Are you in one of these groups?

If you are a fearful passenger – be in the clench your teeth and catch the plane group or the it's not at all group – you may be thinking that you have many reasons to be afraid of. After all, whenever there is a plane crash, it is reported head on and centered on the news. When this happens, you will surely hear about it, fueling your fear of flying even more.

Consider the early years of this century. In that relatively short period of time, you were afraid of losing news coverage about incidents like these:

  • In February 2009, Continental Connection Flight 3407 crashed as it approached New York's Buffalo-Niagara International Airport. 50 people were killed.
  • In August 2006, Comair Flight 5191 crashed during takeoff from Kentucky Blue Grass Airport. 49 people were killed.
  • In October 2004, Corporate Airlines Flight 5966 crashed as it approached Missouri's Kirksville Regional Airport. 13 people were killed.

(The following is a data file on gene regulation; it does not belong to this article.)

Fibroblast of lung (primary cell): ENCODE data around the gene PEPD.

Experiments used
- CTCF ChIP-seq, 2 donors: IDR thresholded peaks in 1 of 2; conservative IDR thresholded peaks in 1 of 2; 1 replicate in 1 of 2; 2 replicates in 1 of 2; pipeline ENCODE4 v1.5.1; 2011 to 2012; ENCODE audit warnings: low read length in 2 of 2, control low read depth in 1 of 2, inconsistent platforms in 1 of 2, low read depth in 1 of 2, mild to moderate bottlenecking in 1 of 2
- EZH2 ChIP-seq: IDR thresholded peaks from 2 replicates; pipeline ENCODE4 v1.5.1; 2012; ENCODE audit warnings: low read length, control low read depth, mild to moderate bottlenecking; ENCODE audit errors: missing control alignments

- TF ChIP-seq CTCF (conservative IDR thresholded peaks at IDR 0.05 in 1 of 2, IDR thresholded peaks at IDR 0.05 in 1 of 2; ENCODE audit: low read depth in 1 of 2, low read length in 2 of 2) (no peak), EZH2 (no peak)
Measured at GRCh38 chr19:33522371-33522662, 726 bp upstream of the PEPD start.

• In January 2003, Air Midwest Flight 5481 crashed shortly after takeoff from North Carolina's Charlotte-Douglas International Airport. 21 people were killed.
  • In November 2001, American Airlines Flight 587 crashed shortly after takeoff from New York's John F. Kennedy International Airport. 265 people were killed.

All of these accidents occurred in the United States and, of course, additional accidents occurred in other parts of the world during this period.

If you are afraid of flying, you may be thinking, "See? That is Why don't I want to get on a plane! "So if you're avoiding flying because you feel it's not perfectly safe, you're absolutely right – flying it is not & # 39; perfectly & # 39; safe.